My principle creative outlet is photography. I’m (slowly) getting my photos up on Flickr – but most of my photos are up at @tvladeck on Instagram, and on tomvladeck.tv – my “media” domain.
I’ve noticed recently that there a number of philosophical parallels between running an early-stage startup and being a photographer:
Two things really matter.
A photo captures a moment in time through the view of a composition. A startup attacks a market with a product designed to solve a key problem. In both cases, there is a function of perception, and a function of action. You perceive the moment, and then compose the shot. You find the problem in a market, and design a product to solve it.
So what about the team? And marketing? And… everything else? Remember I’m talking about an early stage startup. You are the team. You haven’t achieved product/market fit yet. And until you do, nothing else matters.
There are lots of things to worry about.
And even though only two things really matter, there are so many things to worry about. Especially if you’re really interested in photography or business more generally. But remember, these things only matter if they help you do better in the two things that really matter. These are means to an end – not ends themselves.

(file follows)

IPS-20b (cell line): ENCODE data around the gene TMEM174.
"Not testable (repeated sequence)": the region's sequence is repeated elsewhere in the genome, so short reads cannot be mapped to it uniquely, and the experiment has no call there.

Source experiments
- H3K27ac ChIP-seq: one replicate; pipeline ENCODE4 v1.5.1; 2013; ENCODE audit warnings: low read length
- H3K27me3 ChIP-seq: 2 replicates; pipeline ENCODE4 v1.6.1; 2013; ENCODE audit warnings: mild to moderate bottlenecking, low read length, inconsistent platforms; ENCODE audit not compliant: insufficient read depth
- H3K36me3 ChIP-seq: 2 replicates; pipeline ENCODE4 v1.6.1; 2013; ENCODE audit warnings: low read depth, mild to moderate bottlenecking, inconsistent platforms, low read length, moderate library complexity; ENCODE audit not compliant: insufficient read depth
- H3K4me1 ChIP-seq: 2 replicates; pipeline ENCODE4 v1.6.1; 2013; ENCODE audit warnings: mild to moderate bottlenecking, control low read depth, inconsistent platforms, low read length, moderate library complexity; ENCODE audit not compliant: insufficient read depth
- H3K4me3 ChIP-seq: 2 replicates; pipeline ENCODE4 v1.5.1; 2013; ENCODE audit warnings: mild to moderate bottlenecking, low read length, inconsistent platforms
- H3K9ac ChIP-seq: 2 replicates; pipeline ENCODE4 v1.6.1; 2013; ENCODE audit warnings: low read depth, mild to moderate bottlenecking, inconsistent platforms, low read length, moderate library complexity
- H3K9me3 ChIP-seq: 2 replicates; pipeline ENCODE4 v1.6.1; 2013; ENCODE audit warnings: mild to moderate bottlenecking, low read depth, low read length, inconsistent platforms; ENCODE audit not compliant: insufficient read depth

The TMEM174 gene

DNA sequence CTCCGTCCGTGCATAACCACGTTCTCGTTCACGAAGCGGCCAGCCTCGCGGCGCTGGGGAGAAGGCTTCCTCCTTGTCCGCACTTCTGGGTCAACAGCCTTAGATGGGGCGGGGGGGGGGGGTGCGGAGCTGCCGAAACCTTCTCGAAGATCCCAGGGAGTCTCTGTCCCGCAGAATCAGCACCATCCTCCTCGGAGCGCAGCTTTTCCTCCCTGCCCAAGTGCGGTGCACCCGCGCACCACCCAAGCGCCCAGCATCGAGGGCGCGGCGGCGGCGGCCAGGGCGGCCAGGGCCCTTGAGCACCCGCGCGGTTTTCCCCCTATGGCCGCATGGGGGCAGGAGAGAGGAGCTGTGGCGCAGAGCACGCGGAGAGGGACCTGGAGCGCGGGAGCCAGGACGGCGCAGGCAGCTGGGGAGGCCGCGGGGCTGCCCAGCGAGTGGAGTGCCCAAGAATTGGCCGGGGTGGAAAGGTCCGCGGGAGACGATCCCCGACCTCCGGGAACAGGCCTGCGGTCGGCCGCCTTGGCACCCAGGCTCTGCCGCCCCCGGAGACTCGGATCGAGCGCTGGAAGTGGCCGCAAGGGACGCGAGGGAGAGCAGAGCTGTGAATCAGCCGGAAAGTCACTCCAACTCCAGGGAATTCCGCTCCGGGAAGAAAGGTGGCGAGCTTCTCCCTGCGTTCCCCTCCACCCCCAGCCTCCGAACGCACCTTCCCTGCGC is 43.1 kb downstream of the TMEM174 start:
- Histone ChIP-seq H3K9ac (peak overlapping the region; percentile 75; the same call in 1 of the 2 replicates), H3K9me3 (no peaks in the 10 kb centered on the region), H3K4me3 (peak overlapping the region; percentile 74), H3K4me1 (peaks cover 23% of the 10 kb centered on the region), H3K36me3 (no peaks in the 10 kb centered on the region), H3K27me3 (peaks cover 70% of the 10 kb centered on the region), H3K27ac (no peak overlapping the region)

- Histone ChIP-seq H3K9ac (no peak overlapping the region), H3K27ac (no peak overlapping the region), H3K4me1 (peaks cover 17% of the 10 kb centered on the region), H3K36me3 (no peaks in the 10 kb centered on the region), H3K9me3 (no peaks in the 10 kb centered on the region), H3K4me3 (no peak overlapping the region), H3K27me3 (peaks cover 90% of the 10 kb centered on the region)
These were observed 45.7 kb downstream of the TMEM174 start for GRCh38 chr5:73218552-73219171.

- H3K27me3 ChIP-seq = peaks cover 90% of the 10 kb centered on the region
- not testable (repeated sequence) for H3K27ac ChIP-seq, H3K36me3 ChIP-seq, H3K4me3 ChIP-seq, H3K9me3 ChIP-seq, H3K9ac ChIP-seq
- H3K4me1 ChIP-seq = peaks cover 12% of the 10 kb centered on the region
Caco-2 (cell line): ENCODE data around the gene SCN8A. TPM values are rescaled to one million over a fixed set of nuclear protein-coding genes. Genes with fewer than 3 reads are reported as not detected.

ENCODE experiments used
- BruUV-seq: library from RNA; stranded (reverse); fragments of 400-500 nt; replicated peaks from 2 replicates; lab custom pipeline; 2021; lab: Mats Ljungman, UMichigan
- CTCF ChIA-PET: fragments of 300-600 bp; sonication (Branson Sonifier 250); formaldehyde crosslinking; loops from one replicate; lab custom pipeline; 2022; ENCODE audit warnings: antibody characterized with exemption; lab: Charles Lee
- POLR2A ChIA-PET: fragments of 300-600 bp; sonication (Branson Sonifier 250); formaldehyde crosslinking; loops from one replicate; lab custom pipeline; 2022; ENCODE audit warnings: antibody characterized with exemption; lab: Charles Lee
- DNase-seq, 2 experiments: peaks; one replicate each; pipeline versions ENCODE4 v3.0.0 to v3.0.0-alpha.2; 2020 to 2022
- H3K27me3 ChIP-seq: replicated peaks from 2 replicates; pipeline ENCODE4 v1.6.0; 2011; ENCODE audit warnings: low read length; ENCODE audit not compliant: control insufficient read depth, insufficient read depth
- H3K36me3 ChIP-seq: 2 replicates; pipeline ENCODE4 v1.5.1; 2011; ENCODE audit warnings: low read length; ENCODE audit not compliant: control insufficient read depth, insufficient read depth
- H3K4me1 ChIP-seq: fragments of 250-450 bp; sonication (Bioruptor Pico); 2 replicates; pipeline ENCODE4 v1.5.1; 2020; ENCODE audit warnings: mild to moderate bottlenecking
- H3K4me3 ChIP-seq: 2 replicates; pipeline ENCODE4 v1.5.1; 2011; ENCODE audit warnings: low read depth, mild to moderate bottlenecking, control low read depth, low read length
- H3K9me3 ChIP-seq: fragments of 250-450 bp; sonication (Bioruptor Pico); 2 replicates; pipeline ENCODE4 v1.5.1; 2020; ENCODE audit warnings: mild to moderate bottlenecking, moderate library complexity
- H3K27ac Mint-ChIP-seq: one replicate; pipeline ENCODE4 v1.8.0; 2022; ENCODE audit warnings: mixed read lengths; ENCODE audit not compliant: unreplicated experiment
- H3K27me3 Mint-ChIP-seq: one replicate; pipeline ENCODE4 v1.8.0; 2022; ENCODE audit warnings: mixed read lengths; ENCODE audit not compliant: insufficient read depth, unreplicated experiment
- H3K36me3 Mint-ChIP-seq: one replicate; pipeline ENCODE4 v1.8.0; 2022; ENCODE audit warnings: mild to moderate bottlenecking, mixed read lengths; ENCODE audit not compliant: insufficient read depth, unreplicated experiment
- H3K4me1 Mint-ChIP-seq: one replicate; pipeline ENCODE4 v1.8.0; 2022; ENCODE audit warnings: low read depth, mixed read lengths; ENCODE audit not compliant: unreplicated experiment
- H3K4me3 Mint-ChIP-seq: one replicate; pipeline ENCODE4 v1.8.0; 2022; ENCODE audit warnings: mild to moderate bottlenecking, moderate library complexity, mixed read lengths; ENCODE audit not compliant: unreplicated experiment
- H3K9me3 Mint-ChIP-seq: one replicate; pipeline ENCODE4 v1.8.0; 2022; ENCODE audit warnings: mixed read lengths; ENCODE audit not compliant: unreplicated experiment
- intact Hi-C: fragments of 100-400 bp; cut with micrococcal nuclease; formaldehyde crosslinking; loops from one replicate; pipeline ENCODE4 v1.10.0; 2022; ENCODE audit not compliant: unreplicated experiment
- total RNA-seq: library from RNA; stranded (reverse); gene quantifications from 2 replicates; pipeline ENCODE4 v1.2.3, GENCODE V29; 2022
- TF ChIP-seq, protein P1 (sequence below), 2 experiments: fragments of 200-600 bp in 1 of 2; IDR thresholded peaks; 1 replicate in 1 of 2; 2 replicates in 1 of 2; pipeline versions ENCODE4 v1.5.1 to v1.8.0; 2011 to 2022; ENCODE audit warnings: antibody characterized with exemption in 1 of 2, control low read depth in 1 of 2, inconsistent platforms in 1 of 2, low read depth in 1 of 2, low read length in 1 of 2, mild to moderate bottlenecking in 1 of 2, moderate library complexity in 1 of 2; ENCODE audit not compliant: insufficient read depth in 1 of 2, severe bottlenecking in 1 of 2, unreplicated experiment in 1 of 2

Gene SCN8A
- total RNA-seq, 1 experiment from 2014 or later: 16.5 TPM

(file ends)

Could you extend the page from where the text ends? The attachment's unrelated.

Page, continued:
It is an art of exclusion
You define a photo by what you decide to leave out of the frame. You can’t create things in the frame, you can only eliminate all but a certain portion of the view in front of you. That portion becomes your shot.
A startup is in a similar place. Instead of a hemisphere of light to whittle down, there are endless problems and markets to choose from. But you can only choose one. You have to exclude.